Thursday, May 10, 2007

Children and Youth Like Me and My Siblings Need Families and Stability

By Michael Drake, former foster youth, West Virginia

In 1998, when I was 12, the state decided that my sister and brothers and I couldn’t safely stay with our mother. After a short stay at a shelter, we were placed together in a foster family. When they decided to stop doing foster care, we were sent to another shelter.

I asked my workers to find my aunt, uncle, or other relatives, but no one did. I was so frustrated and upset, that I ran away. They wanted to do a psychological evaluation on me due to the fact that I had been running away and showing behavior that they deemed was abnormal. So I was placed in a mental health facility in Ohio. In the three months that I was there, they said that I really didn’t have any mental health issues.

After I left there, my siblings and I were placed with a foster family. About a week later our mother gave up her rights to me and my siblings. We stayed with that foster family for about a year, which was the most permanent placement I ever had in foster care.

Between 14 and 18, I moved more than 15 times, bouncing between shelters, group care facilities, and foster families. I did not live with my brothers and sister and rarely got to spend time with them. I tried to remind them that we were still a family, but it was hard.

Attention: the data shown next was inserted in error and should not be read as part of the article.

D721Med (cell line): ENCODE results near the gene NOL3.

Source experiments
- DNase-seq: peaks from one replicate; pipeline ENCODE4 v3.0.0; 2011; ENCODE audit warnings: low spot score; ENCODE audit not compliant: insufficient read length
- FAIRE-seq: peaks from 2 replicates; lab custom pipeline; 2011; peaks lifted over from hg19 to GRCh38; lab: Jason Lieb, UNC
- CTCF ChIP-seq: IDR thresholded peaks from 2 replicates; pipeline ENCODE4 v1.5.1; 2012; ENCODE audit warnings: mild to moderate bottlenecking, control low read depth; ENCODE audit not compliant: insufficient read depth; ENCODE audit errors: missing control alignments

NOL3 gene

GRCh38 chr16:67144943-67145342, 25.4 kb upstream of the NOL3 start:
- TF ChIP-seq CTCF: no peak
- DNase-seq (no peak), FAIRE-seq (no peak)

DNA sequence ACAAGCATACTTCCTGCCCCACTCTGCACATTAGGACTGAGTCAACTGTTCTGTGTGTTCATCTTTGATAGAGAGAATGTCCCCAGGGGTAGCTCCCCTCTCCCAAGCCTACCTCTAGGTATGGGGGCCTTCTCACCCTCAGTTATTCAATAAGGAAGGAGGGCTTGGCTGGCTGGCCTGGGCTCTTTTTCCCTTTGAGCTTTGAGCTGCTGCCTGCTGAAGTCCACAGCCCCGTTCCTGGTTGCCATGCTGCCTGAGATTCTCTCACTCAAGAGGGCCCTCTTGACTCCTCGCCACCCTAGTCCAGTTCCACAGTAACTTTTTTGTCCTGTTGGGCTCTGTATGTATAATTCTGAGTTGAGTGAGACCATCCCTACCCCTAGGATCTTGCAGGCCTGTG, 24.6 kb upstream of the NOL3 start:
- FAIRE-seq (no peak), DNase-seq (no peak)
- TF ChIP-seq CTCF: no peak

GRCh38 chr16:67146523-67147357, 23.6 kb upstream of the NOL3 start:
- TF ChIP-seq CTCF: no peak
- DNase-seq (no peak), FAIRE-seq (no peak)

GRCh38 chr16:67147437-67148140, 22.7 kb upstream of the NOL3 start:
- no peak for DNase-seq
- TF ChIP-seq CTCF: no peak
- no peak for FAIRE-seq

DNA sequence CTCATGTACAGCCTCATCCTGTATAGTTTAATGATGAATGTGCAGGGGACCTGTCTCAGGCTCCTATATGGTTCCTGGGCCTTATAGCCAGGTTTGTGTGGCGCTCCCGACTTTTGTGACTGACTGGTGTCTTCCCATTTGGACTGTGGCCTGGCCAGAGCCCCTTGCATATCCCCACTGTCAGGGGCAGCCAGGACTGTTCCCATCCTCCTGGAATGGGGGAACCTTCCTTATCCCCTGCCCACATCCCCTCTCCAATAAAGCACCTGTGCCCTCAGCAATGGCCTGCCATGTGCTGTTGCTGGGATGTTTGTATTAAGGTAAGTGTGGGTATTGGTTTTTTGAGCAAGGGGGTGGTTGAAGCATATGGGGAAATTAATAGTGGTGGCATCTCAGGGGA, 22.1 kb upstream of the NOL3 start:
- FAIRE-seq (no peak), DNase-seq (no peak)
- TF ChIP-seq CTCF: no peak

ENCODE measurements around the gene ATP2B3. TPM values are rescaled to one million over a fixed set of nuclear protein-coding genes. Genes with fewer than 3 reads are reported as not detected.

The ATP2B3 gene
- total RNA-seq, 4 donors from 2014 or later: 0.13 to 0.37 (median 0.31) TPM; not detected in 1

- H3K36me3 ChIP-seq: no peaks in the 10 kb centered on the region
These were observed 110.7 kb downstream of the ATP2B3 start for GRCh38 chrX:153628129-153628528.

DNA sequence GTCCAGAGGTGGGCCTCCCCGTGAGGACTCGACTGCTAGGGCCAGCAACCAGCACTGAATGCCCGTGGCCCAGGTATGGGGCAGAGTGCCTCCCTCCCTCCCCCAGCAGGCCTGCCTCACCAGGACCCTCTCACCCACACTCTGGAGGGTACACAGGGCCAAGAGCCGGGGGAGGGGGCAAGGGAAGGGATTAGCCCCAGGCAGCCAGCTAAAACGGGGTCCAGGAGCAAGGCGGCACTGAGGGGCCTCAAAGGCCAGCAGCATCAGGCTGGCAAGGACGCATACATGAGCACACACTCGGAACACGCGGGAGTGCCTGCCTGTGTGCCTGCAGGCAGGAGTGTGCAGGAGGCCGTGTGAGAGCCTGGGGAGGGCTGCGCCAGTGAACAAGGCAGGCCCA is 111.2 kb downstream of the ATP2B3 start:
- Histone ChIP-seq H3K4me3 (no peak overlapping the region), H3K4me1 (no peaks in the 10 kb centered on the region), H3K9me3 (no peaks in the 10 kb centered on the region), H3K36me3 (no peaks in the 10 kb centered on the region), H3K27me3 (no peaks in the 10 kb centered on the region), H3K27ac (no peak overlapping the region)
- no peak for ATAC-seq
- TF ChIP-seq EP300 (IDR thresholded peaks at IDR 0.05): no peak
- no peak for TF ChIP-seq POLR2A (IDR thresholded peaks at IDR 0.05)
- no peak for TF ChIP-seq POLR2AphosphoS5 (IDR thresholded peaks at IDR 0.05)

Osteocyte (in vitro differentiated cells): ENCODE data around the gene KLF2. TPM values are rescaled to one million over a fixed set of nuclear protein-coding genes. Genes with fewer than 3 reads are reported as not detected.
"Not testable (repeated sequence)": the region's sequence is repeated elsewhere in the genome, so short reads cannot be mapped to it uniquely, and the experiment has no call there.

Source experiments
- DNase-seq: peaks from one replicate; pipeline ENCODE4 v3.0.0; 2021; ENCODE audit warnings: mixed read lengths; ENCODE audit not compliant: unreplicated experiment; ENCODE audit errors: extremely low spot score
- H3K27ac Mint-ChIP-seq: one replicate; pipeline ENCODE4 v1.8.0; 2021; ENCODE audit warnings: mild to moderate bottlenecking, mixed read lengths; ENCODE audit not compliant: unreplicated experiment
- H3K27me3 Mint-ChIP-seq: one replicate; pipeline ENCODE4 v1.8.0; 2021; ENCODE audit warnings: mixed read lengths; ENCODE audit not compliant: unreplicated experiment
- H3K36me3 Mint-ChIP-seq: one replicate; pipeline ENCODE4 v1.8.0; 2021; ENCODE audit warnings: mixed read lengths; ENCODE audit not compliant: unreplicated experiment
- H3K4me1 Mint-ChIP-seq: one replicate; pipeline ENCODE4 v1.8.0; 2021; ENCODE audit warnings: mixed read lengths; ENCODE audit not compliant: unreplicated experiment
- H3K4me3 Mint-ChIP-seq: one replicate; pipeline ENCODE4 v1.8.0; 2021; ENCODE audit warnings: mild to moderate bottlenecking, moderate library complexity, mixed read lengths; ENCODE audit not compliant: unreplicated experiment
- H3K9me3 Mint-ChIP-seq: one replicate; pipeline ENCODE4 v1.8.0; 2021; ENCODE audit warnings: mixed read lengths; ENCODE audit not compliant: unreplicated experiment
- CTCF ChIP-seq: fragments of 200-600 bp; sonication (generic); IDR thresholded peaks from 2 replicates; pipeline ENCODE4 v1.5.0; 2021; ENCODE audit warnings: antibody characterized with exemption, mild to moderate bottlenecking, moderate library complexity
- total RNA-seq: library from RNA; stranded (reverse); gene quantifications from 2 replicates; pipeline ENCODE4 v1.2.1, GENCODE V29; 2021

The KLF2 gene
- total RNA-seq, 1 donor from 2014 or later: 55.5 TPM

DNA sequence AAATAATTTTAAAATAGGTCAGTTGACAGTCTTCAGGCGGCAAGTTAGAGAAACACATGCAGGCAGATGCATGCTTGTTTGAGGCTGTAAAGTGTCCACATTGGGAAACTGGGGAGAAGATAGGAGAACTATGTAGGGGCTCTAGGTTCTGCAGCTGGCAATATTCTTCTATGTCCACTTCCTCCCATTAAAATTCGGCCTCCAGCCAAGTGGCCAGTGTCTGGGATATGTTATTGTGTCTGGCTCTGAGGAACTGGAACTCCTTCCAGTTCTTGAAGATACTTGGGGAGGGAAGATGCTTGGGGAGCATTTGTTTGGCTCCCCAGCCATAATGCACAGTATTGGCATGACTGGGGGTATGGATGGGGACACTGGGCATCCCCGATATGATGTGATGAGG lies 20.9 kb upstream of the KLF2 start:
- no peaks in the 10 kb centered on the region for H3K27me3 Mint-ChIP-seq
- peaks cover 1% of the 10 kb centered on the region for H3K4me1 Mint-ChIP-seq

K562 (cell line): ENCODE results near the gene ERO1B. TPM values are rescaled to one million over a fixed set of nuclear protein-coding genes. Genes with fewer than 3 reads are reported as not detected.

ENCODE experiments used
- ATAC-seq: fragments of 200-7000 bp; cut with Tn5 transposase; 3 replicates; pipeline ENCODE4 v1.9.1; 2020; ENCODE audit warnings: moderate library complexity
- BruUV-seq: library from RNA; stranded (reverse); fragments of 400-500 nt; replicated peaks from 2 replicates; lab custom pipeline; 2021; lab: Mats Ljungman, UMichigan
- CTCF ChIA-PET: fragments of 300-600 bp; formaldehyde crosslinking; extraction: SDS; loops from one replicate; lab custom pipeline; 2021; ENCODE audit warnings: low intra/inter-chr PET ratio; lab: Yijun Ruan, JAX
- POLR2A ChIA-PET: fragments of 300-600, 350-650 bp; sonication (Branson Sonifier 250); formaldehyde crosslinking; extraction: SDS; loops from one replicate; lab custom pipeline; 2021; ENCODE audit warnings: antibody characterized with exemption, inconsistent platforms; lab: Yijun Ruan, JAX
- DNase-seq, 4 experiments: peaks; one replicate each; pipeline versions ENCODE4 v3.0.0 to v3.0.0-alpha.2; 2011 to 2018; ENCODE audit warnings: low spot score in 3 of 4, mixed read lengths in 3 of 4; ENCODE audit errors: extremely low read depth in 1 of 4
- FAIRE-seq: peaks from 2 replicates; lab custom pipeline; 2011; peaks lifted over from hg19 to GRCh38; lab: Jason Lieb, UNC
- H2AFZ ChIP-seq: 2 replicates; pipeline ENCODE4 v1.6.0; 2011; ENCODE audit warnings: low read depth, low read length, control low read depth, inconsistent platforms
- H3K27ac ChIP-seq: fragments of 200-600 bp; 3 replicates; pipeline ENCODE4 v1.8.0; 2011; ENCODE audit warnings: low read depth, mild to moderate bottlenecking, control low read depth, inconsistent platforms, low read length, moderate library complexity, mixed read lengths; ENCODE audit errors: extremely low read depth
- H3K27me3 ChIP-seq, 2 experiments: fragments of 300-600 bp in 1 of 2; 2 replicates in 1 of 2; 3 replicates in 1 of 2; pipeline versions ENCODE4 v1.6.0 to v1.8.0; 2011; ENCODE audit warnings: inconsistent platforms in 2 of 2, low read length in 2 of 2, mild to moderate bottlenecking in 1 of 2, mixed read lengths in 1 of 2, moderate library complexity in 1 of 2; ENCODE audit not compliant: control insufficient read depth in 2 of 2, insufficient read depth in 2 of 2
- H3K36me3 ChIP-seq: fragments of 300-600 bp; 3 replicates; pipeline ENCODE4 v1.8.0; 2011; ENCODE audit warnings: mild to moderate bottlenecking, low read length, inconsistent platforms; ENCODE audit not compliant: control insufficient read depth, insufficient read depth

I wish the state had done more to help our mom keep the family together. If the state had invested the same money they spent putting us in all those placements into weekly visits with our mother and had given her skill lessons, it might not have escalated to us needing to go into permanent foster care.

At 18, I “aged out” of foster care without any family at all. So did my brother Randy. My sister was adopted and my youngest brother remains in foster care. In my opinion, foster care destroyed our whole sense of family in the end. We can’t sit down together and feel like we are siblings. It becomes more like, “Oh, I know that person” but it’s not like, “Oh, he’s my brother.”

2 comments:

Anonymous said...

I FEEL THE SAME WEY U DO AND IT HARD FOR ME BECAUSE I THINK THEY SHOULD HELPS WITH THE AT LEAST A HOUSE AND WE WUOLD TAKE CARE OF THE RESR OF THE STUFF. ME IM TRYING TO ADOPT OR TO BE A FOSTER CARE TO THEM UNTILL THERE 18. MY TWO BROTHERS BUT ALL I NEED IS BIG ENOUGH HOUSE AND LIKE THERE BED U KNOW WHAT IM TRYING TO SAY. BUT I DONT KNOW WHO CAN HELP ME DO U KNOW. U COULD EMAIL ME AT ROSIE141987@HOTMAIL.COM WITH UR NAME.

Kim said...

I agree reform is long over due. Families are lost to one another and the system can only consider us collateral damage. However, there are many children damaged by this system and it's methods; it is more like an uncontrolled experiment that got way beyond any powers ability to cease its perpetuation of unhappy, unhealthy adults. Forty years ago Ohio did the same to my family.